Tuesday, March 3, 2015

March 3: Andros

A day of movement: fly back to Nassau, rent a car and bird around New Providence for a few hours, with stops at Harrold & Wilson National Park and Clifton Heritage National Park, then squeeze into another little plane for the 15-minute hop over to Andros. On Andros we find ourselves in a ghost town of sorts. The Lighthouse Marina was, according to all sources, an international hot spot in its day, visited by the Rat Pack, and the Duke of Windsor and Wallis Simpson. Now, thanks to some bad luck, it's owned by the government, which explains the near-empty dining room, poor wifi link, empty pool, overgrown tennis court, and shoddy furnishings. We walk down the pier, past the one yacht and two sailboats, out to the point past a wrecked ship, a faded 1892 lighthouse and cannons, and around the corner to a little beach with a dilapidated tiki bar. You can almost hear the tinkle of ice in glasses, faint laughter. The wreck was named, appropriately, "Old Glory."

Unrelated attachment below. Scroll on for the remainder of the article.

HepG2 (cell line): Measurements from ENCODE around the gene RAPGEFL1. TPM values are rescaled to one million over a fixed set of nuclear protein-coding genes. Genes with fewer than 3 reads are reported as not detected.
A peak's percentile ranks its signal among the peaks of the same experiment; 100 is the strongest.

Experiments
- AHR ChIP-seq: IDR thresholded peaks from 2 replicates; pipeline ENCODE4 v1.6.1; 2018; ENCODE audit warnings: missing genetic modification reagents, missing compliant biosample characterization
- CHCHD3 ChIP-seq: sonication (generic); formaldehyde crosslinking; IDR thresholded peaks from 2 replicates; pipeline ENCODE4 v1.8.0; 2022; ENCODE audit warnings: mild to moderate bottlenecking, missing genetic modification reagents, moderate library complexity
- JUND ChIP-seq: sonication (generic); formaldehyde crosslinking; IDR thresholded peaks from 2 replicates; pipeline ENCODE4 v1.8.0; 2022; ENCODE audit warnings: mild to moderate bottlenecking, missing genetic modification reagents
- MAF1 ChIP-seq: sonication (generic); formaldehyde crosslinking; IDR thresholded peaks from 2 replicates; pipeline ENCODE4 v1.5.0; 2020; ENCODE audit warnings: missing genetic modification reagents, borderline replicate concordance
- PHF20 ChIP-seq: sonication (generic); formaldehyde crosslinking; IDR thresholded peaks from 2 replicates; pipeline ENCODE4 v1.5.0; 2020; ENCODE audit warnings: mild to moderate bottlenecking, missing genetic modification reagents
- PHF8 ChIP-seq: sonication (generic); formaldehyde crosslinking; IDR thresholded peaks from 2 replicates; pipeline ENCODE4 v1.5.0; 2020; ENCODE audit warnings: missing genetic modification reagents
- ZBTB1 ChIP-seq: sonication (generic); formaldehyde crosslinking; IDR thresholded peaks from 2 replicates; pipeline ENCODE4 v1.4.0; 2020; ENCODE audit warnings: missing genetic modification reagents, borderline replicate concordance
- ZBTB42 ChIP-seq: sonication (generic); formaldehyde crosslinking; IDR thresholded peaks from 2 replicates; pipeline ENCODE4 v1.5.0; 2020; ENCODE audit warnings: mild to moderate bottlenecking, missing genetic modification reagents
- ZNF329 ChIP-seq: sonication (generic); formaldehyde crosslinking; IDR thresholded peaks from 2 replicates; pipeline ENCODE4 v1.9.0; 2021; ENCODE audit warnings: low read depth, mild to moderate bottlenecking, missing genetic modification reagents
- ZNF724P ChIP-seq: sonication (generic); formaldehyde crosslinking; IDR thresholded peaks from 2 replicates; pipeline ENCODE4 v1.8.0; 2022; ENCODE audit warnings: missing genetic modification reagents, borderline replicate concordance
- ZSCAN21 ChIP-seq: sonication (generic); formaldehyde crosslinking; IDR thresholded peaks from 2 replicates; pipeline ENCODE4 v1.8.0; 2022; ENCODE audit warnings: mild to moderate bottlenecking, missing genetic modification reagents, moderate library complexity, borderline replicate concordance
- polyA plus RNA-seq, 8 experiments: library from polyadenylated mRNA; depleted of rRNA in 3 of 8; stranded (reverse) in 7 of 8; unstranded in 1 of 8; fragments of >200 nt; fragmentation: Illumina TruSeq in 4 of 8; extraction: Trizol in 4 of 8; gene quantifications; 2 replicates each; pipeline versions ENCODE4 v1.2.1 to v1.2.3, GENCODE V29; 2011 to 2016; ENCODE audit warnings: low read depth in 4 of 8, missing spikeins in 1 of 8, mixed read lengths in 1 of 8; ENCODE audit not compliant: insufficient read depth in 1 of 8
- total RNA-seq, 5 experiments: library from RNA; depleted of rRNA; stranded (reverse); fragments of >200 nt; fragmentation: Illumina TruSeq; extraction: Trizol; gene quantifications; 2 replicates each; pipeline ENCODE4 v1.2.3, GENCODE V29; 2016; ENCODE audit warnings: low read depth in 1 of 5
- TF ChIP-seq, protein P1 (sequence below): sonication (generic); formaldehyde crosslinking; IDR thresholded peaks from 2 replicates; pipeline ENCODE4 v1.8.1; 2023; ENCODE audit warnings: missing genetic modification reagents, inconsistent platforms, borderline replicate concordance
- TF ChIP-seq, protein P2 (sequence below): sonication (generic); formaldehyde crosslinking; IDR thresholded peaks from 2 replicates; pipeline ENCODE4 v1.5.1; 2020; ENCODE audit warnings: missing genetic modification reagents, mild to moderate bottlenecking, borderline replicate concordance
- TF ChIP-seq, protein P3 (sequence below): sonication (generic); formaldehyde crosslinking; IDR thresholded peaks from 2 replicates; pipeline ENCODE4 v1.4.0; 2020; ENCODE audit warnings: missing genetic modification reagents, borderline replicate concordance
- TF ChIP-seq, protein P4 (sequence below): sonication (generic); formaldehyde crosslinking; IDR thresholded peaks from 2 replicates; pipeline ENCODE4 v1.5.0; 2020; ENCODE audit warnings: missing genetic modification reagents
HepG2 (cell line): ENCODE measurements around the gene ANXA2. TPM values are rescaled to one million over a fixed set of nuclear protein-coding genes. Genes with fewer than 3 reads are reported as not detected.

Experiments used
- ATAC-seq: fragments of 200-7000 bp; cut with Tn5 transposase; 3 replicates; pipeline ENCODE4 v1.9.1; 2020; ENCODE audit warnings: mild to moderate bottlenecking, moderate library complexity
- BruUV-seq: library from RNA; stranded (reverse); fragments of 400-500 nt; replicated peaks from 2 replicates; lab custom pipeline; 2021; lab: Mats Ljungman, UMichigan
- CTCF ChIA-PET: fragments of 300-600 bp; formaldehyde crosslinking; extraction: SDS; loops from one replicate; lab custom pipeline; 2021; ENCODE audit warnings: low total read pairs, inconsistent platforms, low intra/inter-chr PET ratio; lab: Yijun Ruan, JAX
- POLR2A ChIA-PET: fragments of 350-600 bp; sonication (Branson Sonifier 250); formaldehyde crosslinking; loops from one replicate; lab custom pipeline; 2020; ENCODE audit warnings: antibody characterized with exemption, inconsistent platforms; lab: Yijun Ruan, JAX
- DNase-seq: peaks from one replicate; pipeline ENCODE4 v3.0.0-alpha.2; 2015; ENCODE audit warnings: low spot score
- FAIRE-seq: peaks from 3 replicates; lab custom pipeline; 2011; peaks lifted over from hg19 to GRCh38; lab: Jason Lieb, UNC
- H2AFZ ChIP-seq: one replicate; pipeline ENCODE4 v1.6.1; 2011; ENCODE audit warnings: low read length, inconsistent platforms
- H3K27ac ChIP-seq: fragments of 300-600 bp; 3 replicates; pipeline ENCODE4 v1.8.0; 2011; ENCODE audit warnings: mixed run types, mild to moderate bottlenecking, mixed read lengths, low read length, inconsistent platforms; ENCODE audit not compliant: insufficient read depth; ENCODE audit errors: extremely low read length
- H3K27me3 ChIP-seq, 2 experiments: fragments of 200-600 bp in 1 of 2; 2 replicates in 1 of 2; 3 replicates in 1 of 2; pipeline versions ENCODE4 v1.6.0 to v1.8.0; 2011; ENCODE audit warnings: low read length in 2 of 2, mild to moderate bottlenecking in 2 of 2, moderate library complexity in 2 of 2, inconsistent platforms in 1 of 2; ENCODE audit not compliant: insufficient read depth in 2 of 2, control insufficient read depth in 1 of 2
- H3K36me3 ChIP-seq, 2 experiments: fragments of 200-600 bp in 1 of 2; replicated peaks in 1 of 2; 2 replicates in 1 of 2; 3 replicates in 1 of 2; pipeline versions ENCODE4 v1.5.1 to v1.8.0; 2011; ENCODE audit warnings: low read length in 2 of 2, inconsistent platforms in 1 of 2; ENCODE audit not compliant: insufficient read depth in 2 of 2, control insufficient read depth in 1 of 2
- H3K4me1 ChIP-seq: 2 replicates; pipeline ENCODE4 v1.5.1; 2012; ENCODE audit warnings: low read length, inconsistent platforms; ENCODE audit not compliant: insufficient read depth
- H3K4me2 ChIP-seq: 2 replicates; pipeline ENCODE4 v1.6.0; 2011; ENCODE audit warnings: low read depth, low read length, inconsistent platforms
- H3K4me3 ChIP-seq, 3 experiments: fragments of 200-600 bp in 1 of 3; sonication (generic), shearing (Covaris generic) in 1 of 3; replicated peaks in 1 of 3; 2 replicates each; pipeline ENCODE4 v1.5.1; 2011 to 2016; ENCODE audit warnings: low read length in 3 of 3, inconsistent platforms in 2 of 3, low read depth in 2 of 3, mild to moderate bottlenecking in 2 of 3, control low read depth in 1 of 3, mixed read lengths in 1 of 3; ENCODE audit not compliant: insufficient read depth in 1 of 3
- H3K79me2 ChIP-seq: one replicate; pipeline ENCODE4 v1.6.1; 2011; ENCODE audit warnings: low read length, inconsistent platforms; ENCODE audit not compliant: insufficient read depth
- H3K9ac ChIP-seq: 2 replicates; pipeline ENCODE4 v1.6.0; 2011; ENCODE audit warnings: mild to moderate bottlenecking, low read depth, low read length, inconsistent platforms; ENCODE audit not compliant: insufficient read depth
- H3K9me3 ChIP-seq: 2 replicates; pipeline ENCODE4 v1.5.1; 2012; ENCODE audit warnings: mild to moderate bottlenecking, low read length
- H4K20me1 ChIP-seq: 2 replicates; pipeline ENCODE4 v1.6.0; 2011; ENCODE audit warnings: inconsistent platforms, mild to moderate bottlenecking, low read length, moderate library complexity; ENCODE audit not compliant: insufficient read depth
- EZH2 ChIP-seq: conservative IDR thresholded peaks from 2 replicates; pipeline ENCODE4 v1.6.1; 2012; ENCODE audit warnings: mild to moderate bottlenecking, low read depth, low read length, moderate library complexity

The one thing this place has going for it is the Bahama Oriole, our last target endemic. And luckily for us, it's one of the first birds we find here--two, in fact--and with 300 left in the world, probably the rarest bird I'll ever see.

A few hundred left,
but the oriole only cares
that one is female.
Bahama Oriole
Lighthouse Marina
Lighthouse and waxing moon

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